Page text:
I recently won a 1948 case with Mr Paiano's help. He asked me if I would write a testimonial about my experience, and I agreed, as I've been very happy with the results of the process. So I'm posting this in case anyone has any questions about it, or just wants another opinion.
My case had two potential lines of transmission of citizenship: GGGF->GGF->GM->M, and GGGF->GGM->GM->M (all of my grandmother's ancestry came from the same village). Because my mother was born in 1944, the 1948 rule applied.
It took about 3 years to gather all the documents. I met Mr Paiano in August of 2012 to give him the documents and file the case. It turned out there was a mistake in the documents for one of the lines of descent, so we chose to use the other one (it's only possible to use one, anyway). We were very lucky, both because we got a relatively quick hearing (scheduled in February 2013) and because we were assigned a judge who had dealt with these cases before, so she ruled in our favour without needing a second hearing.
At present, although we have won the case, we are waiting for the long process that will result in my comune issuing birth certificates, so we can get our Italian passports. This mostly consists of a couple of different agencies issuing bills for taxes, then paying the taxes, which takes months. Mr Paiano estimates we might have our birth certificates by the end of this year, but not necessarily.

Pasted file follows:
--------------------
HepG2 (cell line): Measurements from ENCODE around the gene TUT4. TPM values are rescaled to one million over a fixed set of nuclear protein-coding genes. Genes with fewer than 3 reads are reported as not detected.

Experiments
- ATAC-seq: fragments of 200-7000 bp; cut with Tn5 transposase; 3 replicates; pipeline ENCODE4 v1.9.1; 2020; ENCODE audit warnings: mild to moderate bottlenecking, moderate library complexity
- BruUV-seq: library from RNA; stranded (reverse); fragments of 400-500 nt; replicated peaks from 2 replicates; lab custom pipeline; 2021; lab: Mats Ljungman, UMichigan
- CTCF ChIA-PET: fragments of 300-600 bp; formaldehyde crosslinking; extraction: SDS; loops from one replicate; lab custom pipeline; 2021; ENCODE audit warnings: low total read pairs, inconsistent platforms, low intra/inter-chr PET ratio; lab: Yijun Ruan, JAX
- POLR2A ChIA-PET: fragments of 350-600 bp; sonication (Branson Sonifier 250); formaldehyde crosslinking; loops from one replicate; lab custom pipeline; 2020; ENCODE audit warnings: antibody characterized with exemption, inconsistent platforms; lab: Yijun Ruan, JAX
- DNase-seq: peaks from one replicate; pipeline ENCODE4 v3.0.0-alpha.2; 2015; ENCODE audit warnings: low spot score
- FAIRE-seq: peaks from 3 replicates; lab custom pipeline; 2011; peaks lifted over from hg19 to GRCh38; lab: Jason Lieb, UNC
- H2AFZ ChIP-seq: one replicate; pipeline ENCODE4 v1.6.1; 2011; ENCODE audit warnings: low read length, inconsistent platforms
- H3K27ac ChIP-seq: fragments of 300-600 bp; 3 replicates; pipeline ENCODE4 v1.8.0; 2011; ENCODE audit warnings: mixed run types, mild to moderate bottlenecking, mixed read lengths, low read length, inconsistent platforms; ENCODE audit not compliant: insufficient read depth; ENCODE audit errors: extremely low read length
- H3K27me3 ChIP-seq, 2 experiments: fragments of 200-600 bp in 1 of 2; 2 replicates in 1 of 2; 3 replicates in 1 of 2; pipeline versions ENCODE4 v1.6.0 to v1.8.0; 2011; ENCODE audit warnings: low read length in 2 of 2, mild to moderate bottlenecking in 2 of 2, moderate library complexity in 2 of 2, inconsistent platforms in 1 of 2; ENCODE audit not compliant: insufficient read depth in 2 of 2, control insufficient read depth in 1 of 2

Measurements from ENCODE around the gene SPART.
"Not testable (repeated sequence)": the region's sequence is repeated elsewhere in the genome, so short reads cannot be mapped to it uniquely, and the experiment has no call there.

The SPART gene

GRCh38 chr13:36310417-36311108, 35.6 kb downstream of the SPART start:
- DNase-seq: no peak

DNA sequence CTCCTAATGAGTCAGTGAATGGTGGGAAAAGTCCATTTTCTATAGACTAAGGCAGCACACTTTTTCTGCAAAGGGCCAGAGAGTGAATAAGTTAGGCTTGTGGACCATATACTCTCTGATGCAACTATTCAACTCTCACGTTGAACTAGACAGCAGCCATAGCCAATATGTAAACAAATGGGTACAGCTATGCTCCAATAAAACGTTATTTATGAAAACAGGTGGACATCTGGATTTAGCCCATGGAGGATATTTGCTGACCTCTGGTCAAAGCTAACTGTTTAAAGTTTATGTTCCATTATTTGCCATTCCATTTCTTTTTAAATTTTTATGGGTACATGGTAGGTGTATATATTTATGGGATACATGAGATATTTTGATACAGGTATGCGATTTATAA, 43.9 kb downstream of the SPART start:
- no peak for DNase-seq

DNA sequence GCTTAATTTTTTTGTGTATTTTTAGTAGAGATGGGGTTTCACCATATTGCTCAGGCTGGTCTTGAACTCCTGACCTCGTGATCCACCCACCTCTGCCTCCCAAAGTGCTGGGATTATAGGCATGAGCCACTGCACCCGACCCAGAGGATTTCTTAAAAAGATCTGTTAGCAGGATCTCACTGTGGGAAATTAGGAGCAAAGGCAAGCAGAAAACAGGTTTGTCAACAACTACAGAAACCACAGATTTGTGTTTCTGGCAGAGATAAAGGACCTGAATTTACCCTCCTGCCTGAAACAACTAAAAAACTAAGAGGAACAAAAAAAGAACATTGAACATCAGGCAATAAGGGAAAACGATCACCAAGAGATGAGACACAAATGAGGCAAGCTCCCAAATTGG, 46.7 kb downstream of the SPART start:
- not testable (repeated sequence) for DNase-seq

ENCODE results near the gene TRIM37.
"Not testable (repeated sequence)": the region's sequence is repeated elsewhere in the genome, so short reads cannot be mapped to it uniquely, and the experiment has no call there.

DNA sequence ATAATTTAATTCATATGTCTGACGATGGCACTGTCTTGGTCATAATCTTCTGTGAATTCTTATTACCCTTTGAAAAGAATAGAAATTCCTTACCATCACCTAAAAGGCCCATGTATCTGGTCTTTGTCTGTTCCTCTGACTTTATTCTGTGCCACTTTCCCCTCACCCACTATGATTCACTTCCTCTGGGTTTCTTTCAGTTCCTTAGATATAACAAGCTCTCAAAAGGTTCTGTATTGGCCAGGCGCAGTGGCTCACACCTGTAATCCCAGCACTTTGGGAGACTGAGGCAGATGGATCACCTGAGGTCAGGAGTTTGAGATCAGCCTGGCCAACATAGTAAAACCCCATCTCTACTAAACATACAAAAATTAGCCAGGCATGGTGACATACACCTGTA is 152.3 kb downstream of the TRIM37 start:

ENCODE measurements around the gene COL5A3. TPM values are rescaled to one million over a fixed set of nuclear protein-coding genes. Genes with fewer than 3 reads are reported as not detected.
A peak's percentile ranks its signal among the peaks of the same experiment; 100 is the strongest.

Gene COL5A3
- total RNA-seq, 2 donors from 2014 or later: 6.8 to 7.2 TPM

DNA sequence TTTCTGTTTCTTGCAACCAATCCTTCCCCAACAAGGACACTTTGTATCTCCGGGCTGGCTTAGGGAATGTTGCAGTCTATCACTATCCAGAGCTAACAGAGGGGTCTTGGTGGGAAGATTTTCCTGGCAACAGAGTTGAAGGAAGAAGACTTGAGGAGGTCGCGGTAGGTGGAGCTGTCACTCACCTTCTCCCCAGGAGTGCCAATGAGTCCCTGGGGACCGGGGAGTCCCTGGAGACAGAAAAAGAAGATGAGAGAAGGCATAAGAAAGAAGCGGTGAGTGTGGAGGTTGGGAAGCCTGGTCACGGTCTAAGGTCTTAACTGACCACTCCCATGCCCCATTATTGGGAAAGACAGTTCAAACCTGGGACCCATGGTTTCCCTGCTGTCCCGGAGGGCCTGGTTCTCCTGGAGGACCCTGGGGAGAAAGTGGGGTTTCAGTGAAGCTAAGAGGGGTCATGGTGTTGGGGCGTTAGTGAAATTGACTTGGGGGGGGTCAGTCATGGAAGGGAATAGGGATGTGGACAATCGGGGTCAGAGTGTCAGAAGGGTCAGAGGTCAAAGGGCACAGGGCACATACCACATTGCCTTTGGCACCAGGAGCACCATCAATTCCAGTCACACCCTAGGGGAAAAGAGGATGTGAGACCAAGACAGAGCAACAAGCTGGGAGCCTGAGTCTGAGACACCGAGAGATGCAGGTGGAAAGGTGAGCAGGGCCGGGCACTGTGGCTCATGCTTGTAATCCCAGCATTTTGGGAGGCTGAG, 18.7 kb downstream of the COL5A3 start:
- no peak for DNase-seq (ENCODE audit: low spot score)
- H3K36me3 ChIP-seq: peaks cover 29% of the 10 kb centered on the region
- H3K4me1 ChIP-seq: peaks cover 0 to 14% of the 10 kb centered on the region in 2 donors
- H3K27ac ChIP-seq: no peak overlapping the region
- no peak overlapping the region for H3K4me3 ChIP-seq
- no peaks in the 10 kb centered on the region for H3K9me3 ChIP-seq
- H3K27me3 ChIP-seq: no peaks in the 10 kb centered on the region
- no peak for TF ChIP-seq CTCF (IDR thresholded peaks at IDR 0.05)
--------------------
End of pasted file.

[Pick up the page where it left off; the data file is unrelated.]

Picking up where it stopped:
There has only been one major problem. My cousins and uncle decided to join the case after we had already filed the original petition. They paid all the relevant fees and taxes, and were added on to the case. However, when the judge made her decision, she forgot to put their names in the ruling. Mr Paiano met with her and was told that although it was her mistake, the ruling had already been made and could not be changed, so the only option for them was to file an entirely new suit. They have now done so, and have been given a hearing scheduled for January 2014, and had to pay a lot of extra fees and taxes. Mr Paiano very kindly offered them a very large discount on the fees, because of the mistake, but it has still been very inconvenient. But anyway, it's the fault of the judge, and there's nothing that can be done about that.
I've written a slightly more detailed account here, if you want to read more: http://italiancitizenship.freeforums.or ... =11&t=4342
Overall I've been very happy with Mr Paiano and his work, and I would recommend anyone thinking about a 1948 case to consider working with him. Please also feel free to get in touch with me if you have any questions about the process.
Over 25 million Italians have emigrated between 1861 and 1960 with a migration boom between 1871 and 1915 when over 13,5 million emigrants left the country for European and overseas destinations.
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